The tablet of Doom, or Riptide

Benchmarking computer performance has always been a complex mix of science and art. Coming up with a representative workload reflecting single and multiple users, turning compilers fairly, and really evaluating a mix of processor, memory, and I/O performance across architectures is tough.

The one slam on benchmarking has always been whether the effort is synthetic. Many a developer selected a computer and OS based on a benchmark to find out their real-world application mix was nothing like the benchmark, and performance was wildly different. In the PC and server space, SPEC does a pretty good job of coming up with a mix that stresses different subsystems, and for embedded processors there’s EEMBC with a suite of tests.

There was a day when to test a PC, one fired up Flight Simulator, and eventually as graphics effects become even more complex, Doom became the standard. By tweaking the effects knobs, one could get a reproducible feeling of how good a machine was at certain settings, and where it would roll over like the Lusitania as the complexity was cranked up. A couple FPS in multiplayer gaming is a big deal.

I’m writing this series over at on mobile processors, trying to answer if what’s inside the tablet or phone really matters, at least when comparing new processors and roadmaps. We are finding no good absolute way to compare performance, and it’s setting off some interesting debate.

Apple went on air claiming their graphics in the new iPad was 4x faster than anything based on an NVIDIA Tegra 3. NVIDIA shot back that 4 cores are a whole lot faster than 2, and that Apple’s graphics aren’t nearly that much faster. There’s a whole line of thinking that the benchmarks aren’t even exploring the multicore CPU and GPU features, for either side. To make matters worse, evaluation of iOS and Android on even footing is difficult, and we may really be opening a kettle of fish when Windows Phone 8 and (possibly) BlackBerry 10 step into the mix.

The widely accepted visual benchmark is GLBenchmark, which can be run on both iOS and Android devices. There are a whole raft of CPU tests for Android including AnTuTu, Quadrant, Rightware’s BasemarkOS and EEMBC’s latest AndEBench. One of the few benchmarks that actually runs on both iOS and Android is GeekBench.

But the debate is on. Does a benchmark that plays 720p frames off screen really test what a tablet does? Is there a point to getting all 4 cores to turn on when 99% of the day is spent with only 1 or 2 cores running? These aren’t multiuser machines we’re testing. Users are doing things like syncing email and social updates in background. When one plays a movie, one’s attention is fixed there, and past a certain frame rate and without network lag, it all looks good – at least until you compare the retina display of a new iPad or the AMOLED of a Samsung device to something else.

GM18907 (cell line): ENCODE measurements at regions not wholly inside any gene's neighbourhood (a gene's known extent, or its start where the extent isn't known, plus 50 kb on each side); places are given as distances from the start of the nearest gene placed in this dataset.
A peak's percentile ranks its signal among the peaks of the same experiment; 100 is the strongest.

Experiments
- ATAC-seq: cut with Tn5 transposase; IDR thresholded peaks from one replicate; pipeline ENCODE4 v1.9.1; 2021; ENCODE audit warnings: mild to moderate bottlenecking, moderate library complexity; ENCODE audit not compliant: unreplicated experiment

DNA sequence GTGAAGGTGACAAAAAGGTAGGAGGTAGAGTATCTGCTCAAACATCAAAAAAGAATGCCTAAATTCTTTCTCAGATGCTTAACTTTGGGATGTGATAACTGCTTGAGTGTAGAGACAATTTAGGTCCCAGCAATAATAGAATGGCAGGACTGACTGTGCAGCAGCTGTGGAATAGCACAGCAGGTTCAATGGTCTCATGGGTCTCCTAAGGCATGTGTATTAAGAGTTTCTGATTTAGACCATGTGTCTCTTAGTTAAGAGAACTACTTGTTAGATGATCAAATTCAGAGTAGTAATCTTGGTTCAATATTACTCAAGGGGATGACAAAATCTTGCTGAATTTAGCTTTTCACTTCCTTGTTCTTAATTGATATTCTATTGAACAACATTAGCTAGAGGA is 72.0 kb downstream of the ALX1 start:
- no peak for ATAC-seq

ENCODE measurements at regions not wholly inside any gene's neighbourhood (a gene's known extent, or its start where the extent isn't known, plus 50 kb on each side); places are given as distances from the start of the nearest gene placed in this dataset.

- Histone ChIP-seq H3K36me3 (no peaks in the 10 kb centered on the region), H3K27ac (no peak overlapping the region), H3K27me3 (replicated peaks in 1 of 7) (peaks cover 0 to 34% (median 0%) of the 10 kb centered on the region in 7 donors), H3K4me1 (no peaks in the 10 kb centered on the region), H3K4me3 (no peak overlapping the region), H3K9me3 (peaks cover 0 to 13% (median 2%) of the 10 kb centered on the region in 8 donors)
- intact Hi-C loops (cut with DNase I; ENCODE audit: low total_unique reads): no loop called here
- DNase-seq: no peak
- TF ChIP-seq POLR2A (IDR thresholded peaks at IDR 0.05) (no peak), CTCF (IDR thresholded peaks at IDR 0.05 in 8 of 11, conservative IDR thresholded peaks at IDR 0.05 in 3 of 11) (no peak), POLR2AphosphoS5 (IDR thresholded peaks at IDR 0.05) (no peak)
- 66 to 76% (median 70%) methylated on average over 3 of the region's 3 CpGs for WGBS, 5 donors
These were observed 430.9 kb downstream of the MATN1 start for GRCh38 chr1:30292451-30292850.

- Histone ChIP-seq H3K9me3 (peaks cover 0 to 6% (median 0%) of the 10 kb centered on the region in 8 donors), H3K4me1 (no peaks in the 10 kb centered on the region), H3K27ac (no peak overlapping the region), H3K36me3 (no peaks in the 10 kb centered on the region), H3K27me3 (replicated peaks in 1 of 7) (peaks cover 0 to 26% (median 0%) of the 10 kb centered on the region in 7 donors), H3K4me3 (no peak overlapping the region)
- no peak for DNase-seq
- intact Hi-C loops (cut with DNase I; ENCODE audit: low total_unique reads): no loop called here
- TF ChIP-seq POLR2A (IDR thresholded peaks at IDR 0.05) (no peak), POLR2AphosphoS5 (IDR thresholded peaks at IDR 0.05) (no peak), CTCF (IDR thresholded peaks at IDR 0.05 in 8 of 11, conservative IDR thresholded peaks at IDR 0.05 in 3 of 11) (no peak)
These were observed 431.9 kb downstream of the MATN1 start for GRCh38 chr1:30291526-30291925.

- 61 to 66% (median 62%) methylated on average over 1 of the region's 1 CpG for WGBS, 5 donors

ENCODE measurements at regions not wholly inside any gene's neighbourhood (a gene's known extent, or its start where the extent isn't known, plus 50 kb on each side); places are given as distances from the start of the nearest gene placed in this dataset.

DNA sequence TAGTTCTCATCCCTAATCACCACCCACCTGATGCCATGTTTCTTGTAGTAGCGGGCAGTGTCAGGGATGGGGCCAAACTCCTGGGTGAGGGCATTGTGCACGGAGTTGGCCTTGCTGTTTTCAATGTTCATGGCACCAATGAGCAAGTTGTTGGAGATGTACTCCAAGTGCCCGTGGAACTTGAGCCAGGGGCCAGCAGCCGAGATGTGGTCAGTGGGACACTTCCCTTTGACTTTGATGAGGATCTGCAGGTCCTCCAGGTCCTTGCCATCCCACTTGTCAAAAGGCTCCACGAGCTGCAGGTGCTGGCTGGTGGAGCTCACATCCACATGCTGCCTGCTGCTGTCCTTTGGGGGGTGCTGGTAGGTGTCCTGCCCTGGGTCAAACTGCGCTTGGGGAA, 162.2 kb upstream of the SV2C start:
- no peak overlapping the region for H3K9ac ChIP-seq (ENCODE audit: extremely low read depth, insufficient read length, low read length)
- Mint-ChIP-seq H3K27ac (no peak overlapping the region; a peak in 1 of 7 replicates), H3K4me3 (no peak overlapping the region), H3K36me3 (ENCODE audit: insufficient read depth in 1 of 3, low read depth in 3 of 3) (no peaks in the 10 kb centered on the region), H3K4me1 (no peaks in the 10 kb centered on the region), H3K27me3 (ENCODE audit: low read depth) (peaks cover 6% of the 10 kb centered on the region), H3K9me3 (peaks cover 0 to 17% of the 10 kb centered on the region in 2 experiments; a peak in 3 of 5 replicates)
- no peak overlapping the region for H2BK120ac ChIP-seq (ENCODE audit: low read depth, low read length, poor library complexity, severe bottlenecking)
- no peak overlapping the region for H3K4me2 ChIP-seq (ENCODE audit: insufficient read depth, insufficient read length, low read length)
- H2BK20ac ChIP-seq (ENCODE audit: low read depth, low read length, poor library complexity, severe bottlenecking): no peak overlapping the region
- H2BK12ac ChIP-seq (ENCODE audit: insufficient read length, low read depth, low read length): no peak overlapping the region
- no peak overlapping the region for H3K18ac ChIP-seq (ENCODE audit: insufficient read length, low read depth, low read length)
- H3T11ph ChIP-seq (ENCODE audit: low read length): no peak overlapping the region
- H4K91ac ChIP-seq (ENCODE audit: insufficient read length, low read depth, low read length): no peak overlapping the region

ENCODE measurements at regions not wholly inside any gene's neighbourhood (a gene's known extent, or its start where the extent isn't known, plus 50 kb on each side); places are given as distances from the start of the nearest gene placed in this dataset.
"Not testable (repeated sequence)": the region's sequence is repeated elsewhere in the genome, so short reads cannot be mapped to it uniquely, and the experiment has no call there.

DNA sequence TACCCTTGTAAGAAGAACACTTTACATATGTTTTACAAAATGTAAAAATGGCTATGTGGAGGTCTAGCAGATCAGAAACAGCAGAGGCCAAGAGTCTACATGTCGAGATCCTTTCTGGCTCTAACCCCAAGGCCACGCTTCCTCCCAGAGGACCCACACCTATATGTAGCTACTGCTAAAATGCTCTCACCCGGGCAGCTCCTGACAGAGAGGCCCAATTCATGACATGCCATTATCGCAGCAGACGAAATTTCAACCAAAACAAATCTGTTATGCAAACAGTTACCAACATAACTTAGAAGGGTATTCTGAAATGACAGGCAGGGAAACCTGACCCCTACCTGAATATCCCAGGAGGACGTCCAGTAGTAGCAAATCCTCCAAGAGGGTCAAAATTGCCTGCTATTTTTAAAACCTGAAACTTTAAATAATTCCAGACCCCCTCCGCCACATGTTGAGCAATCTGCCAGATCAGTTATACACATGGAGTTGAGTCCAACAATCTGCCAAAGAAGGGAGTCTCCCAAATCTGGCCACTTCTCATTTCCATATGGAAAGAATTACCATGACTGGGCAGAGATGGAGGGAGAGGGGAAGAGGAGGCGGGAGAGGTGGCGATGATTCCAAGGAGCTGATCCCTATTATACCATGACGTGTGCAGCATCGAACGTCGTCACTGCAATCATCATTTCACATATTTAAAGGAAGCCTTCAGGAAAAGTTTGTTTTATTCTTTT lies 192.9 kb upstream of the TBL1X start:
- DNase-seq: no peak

Tablets are also moving to become the new gaming platform. The Sony PlayStation Vita is very likely the last of it’s kind: a dedicated handheld game console. We haven’t seen games optimized for the current crop of tablets and their GPU capability.

While Angry Birds is the mobile acceptance benchmark, the pig explosions don’t stress a system. There are new games starting to show up that do. Riptide GP has been tossed out there as one possible contender that runs on several platforms.

Riptide GP

image of Riptide GP courtesy Vector Unit

I’m still grappling for answers on these questions:

What will be the Doom of the tablet age, the standard for evaluating a tablet that everyone will look to? Does Riptide or something like it test a tablet well?

Does tablet or superphone performance even matter, given new devices are all fairly fast now and network lag doesn’t hold things up?

Or is this all the realm of hardcore gamers looking for a slight edge?

Part of the PC thing was you, the semi-average user, could actually tune a system with a bit of aptitude, ranging from selecting a graphics card to picking memory and hard disks to overclocking and cooling. Tablets don’t offer the semi-average user much of that opportunity.

I’m looking for where the “wow” factor is going to be, and if all this advanced and very expensive mobile SoC development effort is worth the trouble. History tells us performance needs to advance, but at some point graphics performance is past our acuity to tell the difference.

As my 11th grade chemistry teacher used to say: “Comments? Questions? Criticisms? Complaints?” Enjoy hearing your ideas.

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